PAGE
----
This course examines cultural safety, cultural tolerance, and cultural diversity related to population-focused nursing through the study of healthy ethnic communities and diverse socio-cultural groups. Travel to Toronto, Ontario, Canada for an accelerated cultural experience is required. This course is offered in the first summer session. This course requires additional course fees TBA prior to registration depending on current cost of travel, room and board.
Fiscal management, strategic planning, trend analysis, and resource management are the focus of this course. Elements and processes of outcome measurements are explored. Leadership and management of personnel are included topics.
This course describes an overview of nursing informatics the importance to healthcare and general categories of software. Electronic health records and electronic communication are explored with an emphasis on technology, ethics, and legal implications.
This course explores the integral approach of Holistic Nursing as an art and a science in concert with contemporary nursing by examining the Core Values of Holistic Nursing and Holistic Nursing Scope and Standards of Practice. The focus is on the role of the nurse as an instrument of healing the whole person, mind, body, spirit and emotions while honoring the interconnectedness and the interrelatedness of the nurse, client, society, and universal environment. Holistic nursing is based on a foundation of self-care, healing relationships, mutuality and presence. Caring healing interventions will be introduced and considered for integration into relationship-centered clinical practice and self-care to restore balance and enhance well-being.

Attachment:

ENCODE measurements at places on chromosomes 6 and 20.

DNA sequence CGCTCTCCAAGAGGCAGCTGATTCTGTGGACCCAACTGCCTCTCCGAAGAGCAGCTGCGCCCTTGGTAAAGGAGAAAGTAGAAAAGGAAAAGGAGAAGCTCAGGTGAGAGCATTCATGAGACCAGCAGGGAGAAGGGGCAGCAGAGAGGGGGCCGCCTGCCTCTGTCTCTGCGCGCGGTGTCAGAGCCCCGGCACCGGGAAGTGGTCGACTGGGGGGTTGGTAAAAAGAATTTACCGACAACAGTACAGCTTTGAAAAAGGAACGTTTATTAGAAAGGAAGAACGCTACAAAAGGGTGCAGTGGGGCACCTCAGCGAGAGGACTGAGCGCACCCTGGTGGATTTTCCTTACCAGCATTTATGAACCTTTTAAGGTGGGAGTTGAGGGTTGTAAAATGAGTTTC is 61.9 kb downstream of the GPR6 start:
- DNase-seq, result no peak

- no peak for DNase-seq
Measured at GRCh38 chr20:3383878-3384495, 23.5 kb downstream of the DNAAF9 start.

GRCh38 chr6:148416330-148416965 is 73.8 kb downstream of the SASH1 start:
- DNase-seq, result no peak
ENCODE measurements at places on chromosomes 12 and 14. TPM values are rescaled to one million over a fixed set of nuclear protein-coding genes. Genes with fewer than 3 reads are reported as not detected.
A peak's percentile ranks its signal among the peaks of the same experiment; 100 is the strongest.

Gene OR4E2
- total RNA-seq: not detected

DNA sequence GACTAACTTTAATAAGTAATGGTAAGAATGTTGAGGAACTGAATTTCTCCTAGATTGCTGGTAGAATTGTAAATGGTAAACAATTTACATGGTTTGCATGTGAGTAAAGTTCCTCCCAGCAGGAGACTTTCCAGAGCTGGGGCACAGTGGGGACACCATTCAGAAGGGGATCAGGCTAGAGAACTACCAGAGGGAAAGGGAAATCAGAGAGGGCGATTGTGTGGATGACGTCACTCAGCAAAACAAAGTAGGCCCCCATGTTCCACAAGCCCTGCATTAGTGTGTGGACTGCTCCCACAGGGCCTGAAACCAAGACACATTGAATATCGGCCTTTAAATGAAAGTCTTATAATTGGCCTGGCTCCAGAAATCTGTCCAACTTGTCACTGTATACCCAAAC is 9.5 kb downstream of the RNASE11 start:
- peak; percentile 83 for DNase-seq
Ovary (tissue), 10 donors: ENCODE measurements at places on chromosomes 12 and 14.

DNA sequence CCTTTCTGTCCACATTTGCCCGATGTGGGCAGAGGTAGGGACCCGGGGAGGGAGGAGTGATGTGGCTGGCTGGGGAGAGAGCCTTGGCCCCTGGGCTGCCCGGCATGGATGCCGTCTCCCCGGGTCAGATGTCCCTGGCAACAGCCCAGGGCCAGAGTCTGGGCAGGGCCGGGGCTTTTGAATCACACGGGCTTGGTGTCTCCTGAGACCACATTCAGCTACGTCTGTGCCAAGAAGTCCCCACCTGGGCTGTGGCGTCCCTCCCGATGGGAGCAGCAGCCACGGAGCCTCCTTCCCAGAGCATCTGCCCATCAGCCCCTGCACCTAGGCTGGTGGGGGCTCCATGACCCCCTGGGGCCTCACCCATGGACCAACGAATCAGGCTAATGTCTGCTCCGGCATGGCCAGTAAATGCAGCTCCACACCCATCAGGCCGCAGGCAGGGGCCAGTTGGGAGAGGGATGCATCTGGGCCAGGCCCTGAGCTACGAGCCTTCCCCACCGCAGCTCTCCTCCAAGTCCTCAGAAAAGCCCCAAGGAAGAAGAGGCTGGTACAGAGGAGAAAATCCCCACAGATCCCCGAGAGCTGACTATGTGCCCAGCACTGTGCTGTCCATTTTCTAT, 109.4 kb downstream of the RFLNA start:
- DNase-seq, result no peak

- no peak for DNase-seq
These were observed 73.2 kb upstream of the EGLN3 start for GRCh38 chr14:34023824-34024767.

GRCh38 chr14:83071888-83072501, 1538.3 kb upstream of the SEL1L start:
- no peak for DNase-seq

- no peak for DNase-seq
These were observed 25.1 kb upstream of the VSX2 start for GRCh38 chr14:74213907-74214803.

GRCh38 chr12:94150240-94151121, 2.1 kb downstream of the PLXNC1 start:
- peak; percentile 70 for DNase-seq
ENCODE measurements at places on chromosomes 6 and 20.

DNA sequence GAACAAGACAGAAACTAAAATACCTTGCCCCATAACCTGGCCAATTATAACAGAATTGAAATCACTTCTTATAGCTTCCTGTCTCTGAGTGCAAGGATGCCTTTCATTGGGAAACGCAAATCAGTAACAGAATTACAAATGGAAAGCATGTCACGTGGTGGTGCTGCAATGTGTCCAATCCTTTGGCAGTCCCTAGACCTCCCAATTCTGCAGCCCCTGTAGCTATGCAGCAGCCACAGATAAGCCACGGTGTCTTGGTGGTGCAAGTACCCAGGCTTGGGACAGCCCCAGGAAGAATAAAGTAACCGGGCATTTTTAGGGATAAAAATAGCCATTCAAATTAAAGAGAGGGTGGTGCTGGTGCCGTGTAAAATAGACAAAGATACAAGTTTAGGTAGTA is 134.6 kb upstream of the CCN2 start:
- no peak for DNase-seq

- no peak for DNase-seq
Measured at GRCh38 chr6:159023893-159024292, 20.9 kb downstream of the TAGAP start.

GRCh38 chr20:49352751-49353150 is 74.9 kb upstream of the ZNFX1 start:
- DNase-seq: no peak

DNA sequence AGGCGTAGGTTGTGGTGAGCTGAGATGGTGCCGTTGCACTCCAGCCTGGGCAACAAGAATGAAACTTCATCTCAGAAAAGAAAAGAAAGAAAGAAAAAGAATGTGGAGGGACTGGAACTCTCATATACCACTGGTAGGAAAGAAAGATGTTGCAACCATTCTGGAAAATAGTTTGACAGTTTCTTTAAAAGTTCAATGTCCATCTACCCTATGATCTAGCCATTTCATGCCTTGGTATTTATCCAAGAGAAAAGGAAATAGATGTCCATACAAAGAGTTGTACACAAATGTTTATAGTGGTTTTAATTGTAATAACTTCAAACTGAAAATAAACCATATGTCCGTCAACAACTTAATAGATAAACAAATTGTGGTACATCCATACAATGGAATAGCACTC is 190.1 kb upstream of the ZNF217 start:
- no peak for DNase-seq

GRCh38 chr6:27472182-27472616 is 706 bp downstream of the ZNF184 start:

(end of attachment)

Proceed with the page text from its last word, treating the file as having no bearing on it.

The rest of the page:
This course explores essential writing skills for professional nurses. Grant application and papers for submission as publications are the focus of this course. Components of the course include: clear exposition, persuasive argument, effective synthesis and mastery of writing mechanics including APA format.
Principles of pathophysiology including biopsychosocial science and genomics are the focus of this course. Nursing's role in management of chronic and acute adult onset illnesses is examined.
Pharmacological management of adult onset acute and chronic illness is the focus of this course. Principles of pharmacokinetics, pharmacodynamics and pharmacogenomics will be examined. Cultural beliefs and practices for adult onset illnesses related to medication management are analyzed.
Health assessment of individuals and families are explored from the perspective of client-centered care, safety, cultural diversity, genomics, and biopsychosocial principles. Laboratory practice is required.
Clinical practicum practice in nursing education is the focus of this course. Students begin their own reflective nursing education practice with the guidance of a mentor. A practicum project presentation is required. Pre-requisite: NUR540
Clinical practicum practice in nursing administration is the focus of this course. Students are mentored in a nursing administrative practice with an advanced practice nurse. A practicum project presentation is required. PREREQUISITE(S): NUR550